UN sanc­tions to halve N. Korean ex­ports

The Pak Banker - - 6BUSINESS -

The lat­est wave of U.N. sanc­tions on North Korea fol­low­ing its banned weapons tests may nearly halve the im­pov­er­ished state's min­eral ex­ports, cloud­ing its econ­omy heav­ily de­pen­dent on China, a re­port showed Tues­day.

The U.N. Se­cu­rity Coun­cil im­posed a raft of tougher sanc­tions on Py­ongyang ear­lier this month to pun­ish it for the Jan. 6 nu­clear test and Feb. 7 launch of a long-range rocket, both of which vi­o­lated pre­vi­ous U.N. res­o­lu­tions. The sanc­tions, agreed upon by Wash­ing­ton and Bei­jing, in­clude bans on North Korea's ex­ports of min­eral re­sources like coal, iron and rare earth min­er­als, as well as im­ports of avi­a­tion and rocket fuel sup­plies to the reclu­sive coun­try.

Out of North Korea's ex­ports es­ti­mated at $3.34 bil­lion in 2014, out­bound ship­ments of the banned ma­te­ri­als ac­count for 44.9 per­cent, the Korea In­ter­na­tional Trade As­so­ci­a­tion (KITA) said. The fig­ures for 2015 were not avail­able. Rev­enue from the coal trade was es­ti­mated at $1.14 mil­lion in 2014, or 34.2 per­cent, fol­lowed by iron ore and steel with 6.6 per­cent and 3.9 per­cent, re­spec­tively. The rest of the banned ma­te­ri­als such as gold, ti­ta­nium ore, vana­dium ore and rare earth min­er­als also showed thin trad­ing.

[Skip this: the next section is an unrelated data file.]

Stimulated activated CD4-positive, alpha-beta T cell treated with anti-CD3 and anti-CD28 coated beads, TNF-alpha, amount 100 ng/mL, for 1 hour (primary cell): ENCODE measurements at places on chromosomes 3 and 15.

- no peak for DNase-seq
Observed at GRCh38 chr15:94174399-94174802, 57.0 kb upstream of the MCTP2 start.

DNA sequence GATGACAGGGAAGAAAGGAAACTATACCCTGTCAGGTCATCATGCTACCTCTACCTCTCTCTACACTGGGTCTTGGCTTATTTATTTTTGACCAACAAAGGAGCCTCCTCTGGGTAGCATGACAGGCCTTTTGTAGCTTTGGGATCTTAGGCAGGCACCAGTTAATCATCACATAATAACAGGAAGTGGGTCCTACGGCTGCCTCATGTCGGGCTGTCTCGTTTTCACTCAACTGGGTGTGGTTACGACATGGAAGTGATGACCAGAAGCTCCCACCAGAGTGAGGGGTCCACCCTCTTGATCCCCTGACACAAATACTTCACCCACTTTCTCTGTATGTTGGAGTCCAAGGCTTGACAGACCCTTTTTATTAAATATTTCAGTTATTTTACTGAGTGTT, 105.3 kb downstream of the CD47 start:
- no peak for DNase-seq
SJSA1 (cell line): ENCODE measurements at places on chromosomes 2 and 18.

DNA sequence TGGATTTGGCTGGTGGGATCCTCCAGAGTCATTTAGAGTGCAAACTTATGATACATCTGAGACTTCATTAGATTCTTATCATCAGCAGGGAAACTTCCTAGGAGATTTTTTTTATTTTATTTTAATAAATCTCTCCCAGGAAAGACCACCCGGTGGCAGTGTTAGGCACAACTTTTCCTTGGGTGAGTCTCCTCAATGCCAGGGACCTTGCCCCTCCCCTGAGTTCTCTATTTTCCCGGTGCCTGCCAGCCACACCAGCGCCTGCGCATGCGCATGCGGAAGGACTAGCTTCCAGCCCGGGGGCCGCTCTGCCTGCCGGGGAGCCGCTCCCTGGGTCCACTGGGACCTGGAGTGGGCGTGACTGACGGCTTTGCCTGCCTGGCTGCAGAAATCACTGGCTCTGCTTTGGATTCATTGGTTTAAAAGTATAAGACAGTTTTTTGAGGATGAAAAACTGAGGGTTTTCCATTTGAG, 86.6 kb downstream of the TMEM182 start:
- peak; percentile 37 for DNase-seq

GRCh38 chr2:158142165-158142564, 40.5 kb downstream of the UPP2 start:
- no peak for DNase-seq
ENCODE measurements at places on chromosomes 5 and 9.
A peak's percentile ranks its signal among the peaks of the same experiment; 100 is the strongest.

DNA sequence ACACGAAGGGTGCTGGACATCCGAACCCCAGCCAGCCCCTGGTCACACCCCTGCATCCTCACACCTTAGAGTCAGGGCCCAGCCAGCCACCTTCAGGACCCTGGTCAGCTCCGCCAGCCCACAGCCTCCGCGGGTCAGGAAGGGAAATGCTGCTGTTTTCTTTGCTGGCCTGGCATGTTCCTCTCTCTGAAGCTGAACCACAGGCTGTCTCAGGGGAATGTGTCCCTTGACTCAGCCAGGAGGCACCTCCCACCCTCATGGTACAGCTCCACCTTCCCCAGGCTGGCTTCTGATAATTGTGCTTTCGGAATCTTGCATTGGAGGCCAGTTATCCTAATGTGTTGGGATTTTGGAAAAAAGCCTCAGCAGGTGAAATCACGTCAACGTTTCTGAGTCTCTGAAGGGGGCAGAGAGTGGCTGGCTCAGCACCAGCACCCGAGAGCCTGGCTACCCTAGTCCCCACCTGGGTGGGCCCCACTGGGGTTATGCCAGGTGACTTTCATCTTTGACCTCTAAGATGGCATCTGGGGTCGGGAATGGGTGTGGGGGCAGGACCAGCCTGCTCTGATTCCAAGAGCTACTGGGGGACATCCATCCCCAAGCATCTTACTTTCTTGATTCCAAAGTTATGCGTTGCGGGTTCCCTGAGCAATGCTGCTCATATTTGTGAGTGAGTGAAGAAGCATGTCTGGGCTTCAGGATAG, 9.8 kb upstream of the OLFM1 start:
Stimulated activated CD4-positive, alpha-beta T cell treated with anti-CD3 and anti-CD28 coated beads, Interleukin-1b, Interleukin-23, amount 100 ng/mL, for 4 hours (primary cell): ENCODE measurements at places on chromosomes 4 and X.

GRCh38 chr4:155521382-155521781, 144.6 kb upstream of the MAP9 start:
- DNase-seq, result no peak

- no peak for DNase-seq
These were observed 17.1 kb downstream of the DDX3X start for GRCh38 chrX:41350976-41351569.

All of the coun­try's coal and iron ore was shipped to China from 2010 to 2014, which ac­counted for 97 per­cent of trade of banned ma­te­ri­als, the as­so­ci­a­tion said. The North im­ported $13.9 mil­lion of jet fuel from Bei­jing in 2014. If China stops oil sup­ply to the North, it could ef­fec­tively limit its air force's ex­er­cises, it said. "The U.N. sanc­tions de­prive North Korea of $1.5 bil­lion in rev­enue sources, which could se­ri­ously ham­per its econ­omy and in­dus­try if the mea­sures are pro­longed," the KITA said in the re­port. "North Korea is ex­pected to ex­pand ex­ports of non- sanc­tion items such as clothes, but un­sta­ble power sup­ply and the ban on cargo and fi­nances will make it hard to ship them overseas." For sanc­tion to be­come ef­fec­tive, the KITA stressed Bei­jing's role in abid­ing by the rules along with the in­ter­na­tional com­mu­nity. China, North Korea's eco­nomic life­line, has vowed to fully im­ple­ment the new U.N. sanc­tions on its re­cal­ci­trant neigh­bor.

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